- Remember me as you pass by,
- As you are now, so once was I,
- As I am now, so you will be,
- Prepare for death and follow me.
The information on the headstone generally includes the name of the deceased and their date of birth and death. Such information can be useful to genealogists and local historians. Larger cemeteries may require a discreet reference code as well to help accurately fix the location for maintenance. The cemetery owner, church, or, as in the UK, national guidelines might encourage the use of 'tasteful' and accurate wording in inscriptions. The placement of inscriptions is traditionally placed on the forward-facing side of the memorial but can also be seen in some cases on the reverse and around the edges of the stone itself. Some families request that an inscription be made on the portion of the memorial that will be underground.
Headstone engravers faced their own "year 2000 problem" when still-living people, as many as 500,000 in the United States alone, pre-purchased headstones with pre-carved death years beginning with 19–.
Bas-relief carvings of a religious nature or of a profile of the deceased can be seen on some headstones, especially up to the 19th century. Since the invention of photography, a gravestone might include a framed photograph or cameo of the deceased; photographic images or artwork (showing the loved one, or some other image relevant to their life, interests or achievements) are sometimes now engraved onto smooth stone surfaces.
Some headstones use lettering made of white metal fixed into the stone, which is easy to read but can be damaged by ivy or frost. Deep carvings on a hard-wearing stone may weather many centuries exposed in graveyards and still remain legible. Those fixed on the inside of churches, on the walls, or on the floor (often as near the altar as possible) may last much longer: such memorials were often embellished with a monumental brass.
Marker inscriptions have also been used for political purposes, such as the grave marker installed in January 2008 at Cave Hill Cemetery in Louisville, Kentucky by Mathew Prescott, an employee of PETA. The grave marker is located near the grave of KFC founder Harland Sanders and bears the acrostic message “KFC tortures birds.” The group placed its grave marker to promote its contention that KFC is cruel to chickens.
Form and decoration
|This section needs additional citations for verification. (August 2011)|
Gravestones may be simple upright slabs with semi-circular, rounded, gabled, pointed-arched, pedimental, square or other shaped tops. During the 18th century, they were often decorated with memento mori (symbolic reminders of death) such as skulls or winged skulls, winged cherub heads, heavenly crowns, urns or the picks and shovels of the grave digger. Somewhat unusual were more elaborate allegorical figures, such as Old Father Time, or emblems of trade or status, or even some event from the life of the deceased (particularly how they died). Large tomb chests, false sarcophagi as the actual remains were in the earth below, or smaller coped chests were commonly used by the gentry as a means of commemorating a number of members of the same family. In the 19th century, headstone styles became very diverse, ranging from plain to highly decorated, and often using crosses on a base or other shapes differing from the traditional slab. They might be replaced by more elaborately carved markers, such as crosses or angels. Simple curb surrounds, sometimes filled with glass chippings, were popular during the mid-20th century.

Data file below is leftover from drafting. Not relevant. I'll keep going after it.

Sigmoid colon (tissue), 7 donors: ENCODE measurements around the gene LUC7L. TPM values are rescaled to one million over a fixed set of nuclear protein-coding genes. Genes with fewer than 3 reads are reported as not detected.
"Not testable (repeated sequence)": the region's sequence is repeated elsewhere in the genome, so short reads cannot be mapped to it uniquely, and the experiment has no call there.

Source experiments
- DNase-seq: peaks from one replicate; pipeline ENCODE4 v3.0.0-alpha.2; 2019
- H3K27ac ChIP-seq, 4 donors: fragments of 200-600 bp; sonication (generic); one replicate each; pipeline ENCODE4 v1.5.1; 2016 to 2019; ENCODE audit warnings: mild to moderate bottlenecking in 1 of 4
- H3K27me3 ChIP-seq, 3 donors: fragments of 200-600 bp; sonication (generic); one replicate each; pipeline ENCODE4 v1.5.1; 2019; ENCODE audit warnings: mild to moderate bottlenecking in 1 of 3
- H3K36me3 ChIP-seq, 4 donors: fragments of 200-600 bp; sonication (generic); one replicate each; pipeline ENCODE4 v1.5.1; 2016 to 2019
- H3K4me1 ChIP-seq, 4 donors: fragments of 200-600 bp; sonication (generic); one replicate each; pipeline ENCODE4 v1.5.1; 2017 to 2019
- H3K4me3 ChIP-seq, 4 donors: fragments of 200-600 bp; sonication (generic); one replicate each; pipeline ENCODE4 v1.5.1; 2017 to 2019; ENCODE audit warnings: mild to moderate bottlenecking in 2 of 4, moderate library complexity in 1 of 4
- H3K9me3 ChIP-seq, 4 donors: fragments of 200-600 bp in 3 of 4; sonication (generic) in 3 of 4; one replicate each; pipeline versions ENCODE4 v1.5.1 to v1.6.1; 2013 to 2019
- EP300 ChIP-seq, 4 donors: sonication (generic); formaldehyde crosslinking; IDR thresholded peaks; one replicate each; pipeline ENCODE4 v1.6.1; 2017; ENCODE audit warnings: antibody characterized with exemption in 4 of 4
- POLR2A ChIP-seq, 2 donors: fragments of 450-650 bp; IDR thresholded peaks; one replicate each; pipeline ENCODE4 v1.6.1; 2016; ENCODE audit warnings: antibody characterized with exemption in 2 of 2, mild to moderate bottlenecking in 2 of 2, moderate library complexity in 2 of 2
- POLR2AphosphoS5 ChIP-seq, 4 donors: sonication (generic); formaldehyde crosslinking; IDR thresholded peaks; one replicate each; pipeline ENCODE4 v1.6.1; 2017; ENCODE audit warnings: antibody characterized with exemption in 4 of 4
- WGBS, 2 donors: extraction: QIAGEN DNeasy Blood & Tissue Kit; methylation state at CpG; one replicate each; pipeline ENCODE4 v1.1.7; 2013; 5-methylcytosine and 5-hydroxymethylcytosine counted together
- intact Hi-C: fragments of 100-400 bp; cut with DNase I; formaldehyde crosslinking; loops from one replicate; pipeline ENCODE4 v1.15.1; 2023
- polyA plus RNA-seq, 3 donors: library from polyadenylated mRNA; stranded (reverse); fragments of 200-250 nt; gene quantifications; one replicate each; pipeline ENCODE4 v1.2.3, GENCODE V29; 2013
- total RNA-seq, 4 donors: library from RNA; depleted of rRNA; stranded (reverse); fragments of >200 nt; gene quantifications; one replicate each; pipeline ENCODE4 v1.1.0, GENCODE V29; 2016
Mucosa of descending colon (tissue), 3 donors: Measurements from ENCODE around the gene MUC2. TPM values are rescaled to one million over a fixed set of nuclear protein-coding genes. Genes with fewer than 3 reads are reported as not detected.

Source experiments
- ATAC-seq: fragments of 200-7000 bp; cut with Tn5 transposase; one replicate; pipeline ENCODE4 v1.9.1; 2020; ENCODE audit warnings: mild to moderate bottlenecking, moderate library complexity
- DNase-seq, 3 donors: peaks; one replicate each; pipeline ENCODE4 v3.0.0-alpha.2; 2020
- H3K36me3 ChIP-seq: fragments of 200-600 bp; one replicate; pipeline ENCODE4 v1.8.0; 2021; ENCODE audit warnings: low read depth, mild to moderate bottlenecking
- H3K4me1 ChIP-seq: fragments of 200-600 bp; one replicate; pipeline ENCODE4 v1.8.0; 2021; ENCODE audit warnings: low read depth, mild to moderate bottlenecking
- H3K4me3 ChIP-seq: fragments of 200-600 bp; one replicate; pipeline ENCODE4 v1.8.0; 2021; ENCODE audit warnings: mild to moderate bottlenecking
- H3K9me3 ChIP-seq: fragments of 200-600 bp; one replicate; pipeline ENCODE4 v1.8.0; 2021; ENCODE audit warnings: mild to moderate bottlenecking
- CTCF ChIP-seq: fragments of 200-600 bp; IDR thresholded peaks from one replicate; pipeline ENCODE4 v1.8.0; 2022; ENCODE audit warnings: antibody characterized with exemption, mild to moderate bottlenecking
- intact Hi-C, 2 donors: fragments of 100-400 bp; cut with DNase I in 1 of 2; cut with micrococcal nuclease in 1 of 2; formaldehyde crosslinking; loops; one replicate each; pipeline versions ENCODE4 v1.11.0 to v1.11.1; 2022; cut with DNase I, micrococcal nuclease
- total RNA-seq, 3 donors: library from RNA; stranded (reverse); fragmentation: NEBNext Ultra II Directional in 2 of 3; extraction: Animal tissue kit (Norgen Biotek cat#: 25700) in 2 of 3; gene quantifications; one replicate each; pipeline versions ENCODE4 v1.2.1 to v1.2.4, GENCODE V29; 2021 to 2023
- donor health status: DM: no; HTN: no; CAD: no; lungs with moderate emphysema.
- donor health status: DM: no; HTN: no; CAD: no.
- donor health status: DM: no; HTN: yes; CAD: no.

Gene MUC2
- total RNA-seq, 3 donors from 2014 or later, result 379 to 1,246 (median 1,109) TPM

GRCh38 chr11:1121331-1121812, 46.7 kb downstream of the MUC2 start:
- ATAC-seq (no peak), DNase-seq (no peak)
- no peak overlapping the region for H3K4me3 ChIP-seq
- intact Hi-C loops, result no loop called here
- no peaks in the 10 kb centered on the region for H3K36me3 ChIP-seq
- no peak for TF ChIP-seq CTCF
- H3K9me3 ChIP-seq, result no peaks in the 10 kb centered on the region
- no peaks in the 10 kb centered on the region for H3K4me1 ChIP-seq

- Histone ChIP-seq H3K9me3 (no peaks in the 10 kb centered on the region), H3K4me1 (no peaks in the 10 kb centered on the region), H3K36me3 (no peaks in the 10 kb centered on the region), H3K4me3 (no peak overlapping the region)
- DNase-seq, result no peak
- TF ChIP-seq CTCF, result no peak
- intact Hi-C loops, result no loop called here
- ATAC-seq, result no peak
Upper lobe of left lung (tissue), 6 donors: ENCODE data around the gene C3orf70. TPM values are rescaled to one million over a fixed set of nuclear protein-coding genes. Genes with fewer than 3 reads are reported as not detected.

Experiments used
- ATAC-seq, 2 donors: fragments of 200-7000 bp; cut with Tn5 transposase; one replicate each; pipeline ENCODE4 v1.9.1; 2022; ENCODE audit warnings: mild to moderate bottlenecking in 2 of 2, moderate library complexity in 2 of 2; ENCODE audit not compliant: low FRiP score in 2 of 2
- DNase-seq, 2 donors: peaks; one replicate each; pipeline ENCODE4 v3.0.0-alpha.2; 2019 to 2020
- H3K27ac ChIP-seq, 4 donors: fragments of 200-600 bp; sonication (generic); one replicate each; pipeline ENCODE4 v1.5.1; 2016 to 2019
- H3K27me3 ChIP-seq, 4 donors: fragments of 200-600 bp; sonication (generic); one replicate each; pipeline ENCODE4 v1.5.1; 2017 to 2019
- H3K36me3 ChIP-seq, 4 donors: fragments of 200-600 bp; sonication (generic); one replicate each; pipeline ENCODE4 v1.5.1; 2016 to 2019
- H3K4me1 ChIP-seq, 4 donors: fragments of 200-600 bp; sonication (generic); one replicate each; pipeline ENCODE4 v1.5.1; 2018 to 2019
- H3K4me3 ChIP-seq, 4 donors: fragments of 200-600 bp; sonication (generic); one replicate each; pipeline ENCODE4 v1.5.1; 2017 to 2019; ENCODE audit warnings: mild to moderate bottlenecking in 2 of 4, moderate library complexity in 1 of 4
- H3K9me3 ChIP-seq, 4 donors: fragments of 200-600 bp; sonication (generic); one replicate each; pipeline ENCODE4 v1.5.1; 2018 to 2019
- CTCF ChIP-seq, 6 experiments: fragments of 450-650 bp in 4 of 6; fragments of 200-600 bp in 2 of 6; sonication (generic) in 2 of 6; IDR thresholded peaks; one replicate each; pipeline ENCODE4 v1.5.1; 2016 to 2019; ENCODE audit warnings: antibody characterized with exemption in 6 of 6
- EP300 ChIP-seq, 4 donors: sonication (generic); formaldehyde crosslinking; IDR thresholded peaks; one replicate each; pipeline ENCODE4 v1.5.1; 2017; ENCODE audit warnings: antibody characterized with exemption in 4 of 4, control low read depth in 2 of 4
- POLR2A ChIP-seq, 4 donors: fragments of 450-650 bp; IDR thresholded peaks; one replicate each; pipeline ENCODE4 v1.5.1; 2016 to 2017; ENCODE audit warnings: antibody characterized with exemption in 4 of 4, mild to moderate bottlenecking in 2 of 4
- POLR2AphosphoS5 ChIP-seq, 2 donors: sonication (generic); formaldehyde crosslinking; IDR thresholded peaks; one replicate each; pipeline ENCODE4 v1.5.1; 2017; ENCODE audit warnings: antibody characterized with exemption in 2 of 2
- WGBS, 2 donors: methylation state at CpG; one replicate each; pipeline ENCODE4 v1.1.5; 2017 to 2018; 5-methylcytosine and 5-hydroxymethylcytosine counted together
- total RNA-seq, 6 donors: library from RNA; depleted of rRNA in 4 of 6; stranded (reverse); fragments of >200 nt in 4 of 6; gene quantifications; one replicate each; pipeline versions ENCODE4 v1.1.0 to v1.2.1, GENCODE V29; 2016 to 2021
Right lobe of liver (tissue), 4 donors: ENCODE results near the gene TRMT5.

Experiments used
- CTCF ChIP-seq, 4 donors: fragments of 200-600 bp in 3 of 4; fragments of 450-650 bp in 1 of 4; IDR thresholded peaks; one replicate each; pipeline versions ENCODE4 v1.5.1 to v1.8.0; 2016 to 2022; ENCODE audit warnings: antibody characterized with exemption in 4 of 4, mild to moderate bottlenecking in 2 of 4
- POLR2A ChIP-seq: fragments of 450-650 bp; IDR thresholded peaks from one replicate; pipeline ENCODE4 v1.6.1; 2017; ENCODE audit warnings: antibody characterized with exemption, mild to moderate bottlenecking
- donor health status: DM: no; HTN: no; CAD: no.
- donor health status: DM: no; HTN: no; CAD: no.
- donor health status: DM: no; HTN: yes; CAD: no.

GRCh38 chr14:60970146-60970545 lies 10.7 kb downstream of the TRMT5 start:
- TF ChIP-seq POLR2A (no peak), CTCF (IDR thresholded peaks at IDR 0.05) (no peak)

Islamic headstones are traditionally more a rectangular upright shaft, often topped with a carved topknot symbolic of a turban; but in Western countries more local styles are often used.
Some form of simple decoration is once more popular. Special emblems on tombstones indicate several familiar themes in many faiths. Some examples are:
Greek letters might also be used:
- (alpha and omega) – The beginning and the end
- (chi rho) – The first letters spelling the name of Christ
Over time a headstone may settle or its fixings weaken. After several instances where unstable stones have fallen in dangerous circumstances, some burial authorities "topple test" headstones by firm pressure to check for stability. They may then tape them off or flatten them.
This procedure has proved controversial in the UK, where an authority's duty of care to protect visitors is complicated because it often does not have any ownership rights over the dangerous marker. Authorities that have knocked over stones during testing or have unilaterally lifted and laid flat any potentially hazardous stones have been criticised, after grieving relatives have discovered that their relative's marker has been moved. Since 2007 Consistory Court and local authority guidance now restricts the force used in a topple test and requires an authority to consult relatives before moving a stone. In addition, before laying a stone flat, it must be recorded for posterity.
Typical late 20th century headstone, Dubuque, Iowa
19th century marble headstone, Saints Peter and Paul Catholic Church (Sherrill, Iowa)
- Gravestone rubbing
- Scottish gravestones
- The Devil's Chair (urban legend)
- Tombstone tourist
- Memorial safety[dead link]
- Burgess, Frederick (1963). English Churchyard Memorials. Cambridge: The Lutterworth Press.
- "Information Clearinghouse". Informationclearinghouse.info. Retrieved 2012-04-19.
- Robert Fisk: "An urge to smash history into tiny pieces" Information Clearing House The Independent, 8 September 2007
- Fergus Wessell. "Headstone Gallery". Retrieved 2013-09-05.
- Lynch, Michael W. (July 1999). "Grave Problem". Reason. Archived from the original on 11 August 2014. Retrieved 7 September 2014.
- Bedard, Paul (2008-01-10). "PETA Takes Fight to Col. Sanders's Grave". Usnews.com. Retrieved 2012-04-19.
- National Federation of Cemetery Friends Safety in cemeteries guidance
- Ecclesiastical Case Reports Re Keynsham Cemetery Gravestones
- Advice and guidance from The Local Government Ombudsmen[dead link]
|Wikimedia Commons has media related to Gravestones.|
- In Search Of Gravestones Old And Curious by W.T. Vincent, 1896, from Project Gutenberg
- Azeri.org, Sofi Hamid Cemetery (Azerbaijani)
- World Burial Index Photographs of memorial inscriptions plus free surname search
- A Very Grave Matter Old New England gravestones
- Historic Headstones Online Project to transcribe content from historic headstones
- Pennsylvania German tombstones
- The Richard Stockton College of New Jersey includes gravestone imagery in New Jersey, USA
- How to clean a Grave marker by Ralf Heckenbach
- Stone Quarries and Beyond
- "Memorializing the Civil War Dead: Modernity and Corruption under the Grant Administration", by Bruce S. Elliott, in Markers XXVI, Association for Gravestone Studies, 2011, pp. 15–55. (Reprinted with permission of the "Association for Gravestone Studies". (Details the beginning of the mass production of cemetery stones and the increased use of the sand blast process.)